Continue reading “Wines of Macedonia”

La Bodega, Barcelona

One of my best dining experiences in Barcelona was at La Bodega Restaurant at Plaza Molina in the Sant Gervasi district. My local friends, Tina and Alex said it was their favorite restaurant in Barcelona so they had to take me there. Open since 1983, the owner, Jose Luis Jimemr Momci still greets every one of his guests and attends to every detail. White table cloths and rose petals create a romantic atmosphere in this wine cellar converted into restaurant; it specializes in classic Mediterranean cuisine with a Catalan twist. Continue reading “La Bodega, Barcelona”

A Tuscan Gastronomic Market

It is no secret that Florence is one of the best cities in Italy to eat. You can find fresh and local Tuscan fare at practically any restaurant or cafe you walk into. But the Biennial Enogastronomica Fiorentina is a food and wine event that is not to be missed. Continue reading “A Tuscan Gastronomic Market”

Atlanta Food and Wine favorites

The second annual Atlanta Food and Wine Festival took place this weekend in Midtown Atlanta. With three days of over 80 demonstrations, private dinners and tastings, the festivals was one of the best experiences foodies could have. Chefs, authors and restaurant  owners from all over the south were showcased, while patrons from around the country came to eat, drink and learn.

One of the biggest attractions of the festival were the Tasting Tents. A $100 ticket would get you into an all-you can-eat-and-drink exhibition created by some of the best culinarians, for three whole hours. The Festival Tasting Tents were designed to lead guests through a culinary exploration of the South, featuring themed tasting “trails” like Bourbon, Craft Beer, Wine and Spirits, Farm Fresh, Seafood, Whole Pig, Fried Chicken, Southern Snacks, Global Inspirations and more. We are talking over 100 tasting tents in one area!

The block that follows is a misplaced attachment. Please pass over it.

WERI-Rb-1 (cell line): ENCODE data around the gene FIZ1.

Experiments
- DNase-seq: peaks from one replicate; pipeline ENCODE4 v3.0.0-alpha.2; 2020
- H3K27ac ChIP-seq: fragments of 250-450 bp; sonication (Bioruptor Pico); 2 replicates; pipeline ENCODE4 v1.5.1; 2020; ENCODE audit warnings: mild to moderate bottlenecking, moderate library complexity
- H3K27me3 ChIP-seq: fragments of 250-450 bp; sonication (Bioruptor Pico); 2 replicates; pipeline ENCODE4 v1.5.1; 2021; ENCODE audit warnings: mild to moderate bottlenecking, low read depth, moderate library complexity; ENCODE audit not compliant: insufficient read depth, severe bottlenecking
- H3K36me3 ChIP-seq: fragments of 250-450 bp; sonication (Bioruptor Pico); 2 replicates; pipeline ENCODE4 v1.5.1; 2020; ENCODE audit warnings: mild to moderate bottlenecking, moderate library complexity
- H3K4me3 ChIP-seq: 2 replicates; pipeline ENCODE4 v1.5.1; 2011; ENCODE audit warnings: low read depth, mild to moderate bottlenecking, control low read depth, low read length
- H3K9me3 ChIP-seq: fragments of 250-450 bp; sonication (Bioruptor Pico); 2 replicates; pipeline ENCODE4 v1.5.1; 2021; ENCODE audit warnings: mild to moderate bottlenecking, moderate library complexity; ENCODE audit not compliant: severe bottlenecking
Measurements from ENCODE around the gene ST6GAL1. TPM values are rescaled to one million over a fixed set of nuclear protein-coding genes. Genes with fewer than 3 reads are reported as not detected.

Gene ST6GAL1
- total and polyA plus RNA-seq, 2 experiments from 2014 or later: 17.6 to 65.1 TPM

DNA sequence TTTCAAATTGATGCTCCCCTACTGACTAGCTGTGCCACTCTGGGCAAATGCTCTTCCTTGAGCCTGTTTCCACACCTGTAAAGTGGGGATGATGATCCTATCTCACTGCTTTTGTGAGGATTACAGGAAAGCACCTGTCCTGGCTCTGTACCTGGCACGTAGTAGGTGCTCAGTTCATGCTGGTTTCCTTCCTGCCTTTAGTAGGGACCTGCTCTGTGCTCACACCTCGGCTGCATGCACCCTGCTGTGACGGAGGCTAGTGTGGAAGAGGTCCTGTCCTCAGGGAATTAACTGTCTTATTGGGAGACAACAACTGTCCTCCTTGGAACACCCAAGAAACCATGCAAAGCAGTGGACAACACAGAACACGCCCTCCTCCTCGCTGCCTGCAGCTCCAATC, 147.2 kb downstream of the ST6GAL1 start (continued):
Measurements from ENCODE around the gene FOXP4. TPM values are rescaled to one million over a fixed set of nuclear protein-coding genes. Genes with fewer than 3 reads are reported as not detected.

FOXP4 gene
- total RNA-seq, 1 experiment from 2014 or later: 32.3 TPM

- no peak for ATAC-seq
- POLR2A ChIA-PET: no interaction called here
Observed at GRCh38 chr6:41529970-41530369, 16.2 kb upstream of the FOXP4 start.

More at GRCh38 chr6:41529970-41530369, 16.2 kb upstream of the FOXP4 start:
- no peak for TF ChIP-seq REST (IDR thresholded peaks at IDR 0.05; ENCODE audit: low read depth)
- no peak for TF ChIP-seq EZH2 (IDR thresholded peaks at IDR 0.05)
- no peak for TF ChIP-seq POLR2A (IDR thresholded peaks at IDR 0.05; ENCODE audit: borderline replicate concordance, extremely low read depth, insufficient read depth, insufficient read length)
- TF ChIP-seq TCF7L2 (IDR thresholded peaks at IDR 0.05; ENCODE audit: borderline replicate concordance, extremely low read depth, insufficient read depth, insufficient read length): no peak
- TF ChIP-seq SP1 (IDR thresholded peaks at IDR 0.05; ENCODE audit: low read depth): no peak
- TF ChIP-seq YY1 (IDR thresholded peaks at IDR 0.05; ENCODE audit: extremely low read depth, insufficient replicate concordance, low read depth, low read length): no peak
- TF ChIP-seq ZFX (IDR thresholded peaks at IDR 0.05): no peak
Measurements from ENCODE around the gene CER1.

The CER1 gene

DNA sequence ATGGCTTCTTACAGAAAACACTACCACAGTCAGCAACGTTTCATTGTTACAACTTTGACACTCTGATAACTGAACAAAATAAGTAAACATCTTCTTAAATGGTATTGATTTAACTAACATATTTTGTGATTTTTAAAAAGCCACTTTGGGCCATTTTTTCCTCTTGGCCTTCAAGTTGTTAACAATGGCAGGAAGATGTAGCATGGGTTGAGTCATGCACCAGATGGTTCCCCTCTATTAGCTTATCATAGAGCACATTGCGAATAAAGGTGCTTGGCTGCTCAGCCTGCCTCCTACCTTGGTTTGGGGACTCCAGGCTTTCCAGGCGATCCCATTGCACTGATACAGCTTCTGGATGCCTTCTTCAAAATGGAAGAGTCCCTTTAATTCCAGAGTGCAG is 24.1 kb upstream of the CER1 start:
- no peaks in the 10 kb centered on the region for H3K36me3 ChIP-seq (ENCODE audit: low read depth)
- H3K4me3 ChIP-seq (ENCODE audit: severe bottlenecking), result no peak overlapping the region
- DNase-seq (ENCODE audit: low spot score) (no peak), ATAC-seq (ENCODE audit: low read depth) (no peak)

While I did my best to investigate each and every vendor at the festival, it wouldn’t have been humanly possible to eat and drink everything. However, from whatever I managed to taste, here were some of my personal favorites.

One Hot Mama’s – Hilton Head based BBQ restaurant served Asian BBQ chicken skewers with your choice of a spicy or sweet sauce, served on a bed of Israeli couscous salad. The flavor was a good fusion of American, Asian and Middle Eastern, something you wouldn’t find anywhere else. It was also appropriate to eat here being Mother’s Day!

White Oak Kitchen and Cocktails – The best fried chicken I ever had! The server told me that chef Vaughn makes his own caramel sauce and lets the chicken soak in it over night. Then he drizzles it with salt and flour and deep fry’s it to perfection. The restaurant is scheduled to open soon in Atlanta.

French Board Chocolates – Artfully created, dense dark chocolate truffles made with caramel, salt and flavors that will satisfy your sweet cravings. They even have an Indian kulfi truffle that is milk chocolate ganache infused with rose, cardamom and toasted pistachios. The chocolates are not too sweet and come closest to what you will find in Europe. Yes, you can purchase them online.

Little Savannah – I give them credit for the most creativity. Being under the Farm Fresh banner, they were able to present something unique and delicious. Almond bread pudding with poached Georgia grown peaches, a hint of blueberry sauce, cream sabayon and drizzle of candied pecans – now that’s a burst of flavors in your mouth. Little Savannah is actually located in Birmingham, Alabama and serves community farm tables every Wednesday.

Cookie Underground – Who would have thought dessert can be good for you? Chef Kim has made it happen with her hand crafted organic veggie cookies. Rutabaga, carrots, sweet potatoes and parsnip are key ingredients for the cookies. The best part is they taste so good you won’t be able to tell the difference.

Unquenchable

Recently I came across the book “Unquenchable – A Tipsy Quest for the World’s Best Bargain Wines” by Natalie MacLean. I feel like what I want to do with voluntourism, MacLean has done it with wine. I am not a fan of reading wine guides for entertainment purposes, but this book turned out to be a collection of personal stories with the backdrop of culture and travel, so definitely interesting to me!